To Trim Health Care Costs, Train Doctors Faster

By Kevin Spak, Newser Staff

Want to reduce waste and health care costs? Well bioethicist Zeke Emanuel -- brother of Chicago Mayor Rahm -- and health care policy professor Victor Fuchs think you should start by taking a scalpel to med school.

In an opinion piece in the Journal of the American Medical Association, the two argue that "there is substantial waste in the education and training of U.S. physicians. Years of training have been added without evidence that they enhance clinical skills." Just how long does it take to become an MD from start to finish? Fourteen years.
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One part of that is medical school, and they argue that the only reason that stage is four years long is because of a report recommending that length -- published in 1910. Most doctors could be trained far faster, and a few schools are already speeding up their programs. They propose trimming the total training time by 30%, to 10 years, which could in turn trim doctors' salaries.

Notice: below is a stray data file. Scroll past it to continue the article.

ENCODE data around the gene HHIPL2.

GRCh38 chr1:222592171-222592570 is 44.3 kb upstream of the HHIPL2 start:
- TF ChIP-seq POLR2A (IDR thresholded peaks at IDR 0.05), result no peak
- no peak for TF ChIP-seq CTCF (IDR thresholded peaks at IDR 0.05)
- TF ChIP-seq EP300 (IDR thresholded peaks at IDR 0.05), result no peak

As the Washington Post notes, the average doctor graduates with $160,000 in student debt. That cost is often used to justify doctors' salaries, which are twice as high in the U.S. as in most other countries.

--Written by Kevin Spak of Newser

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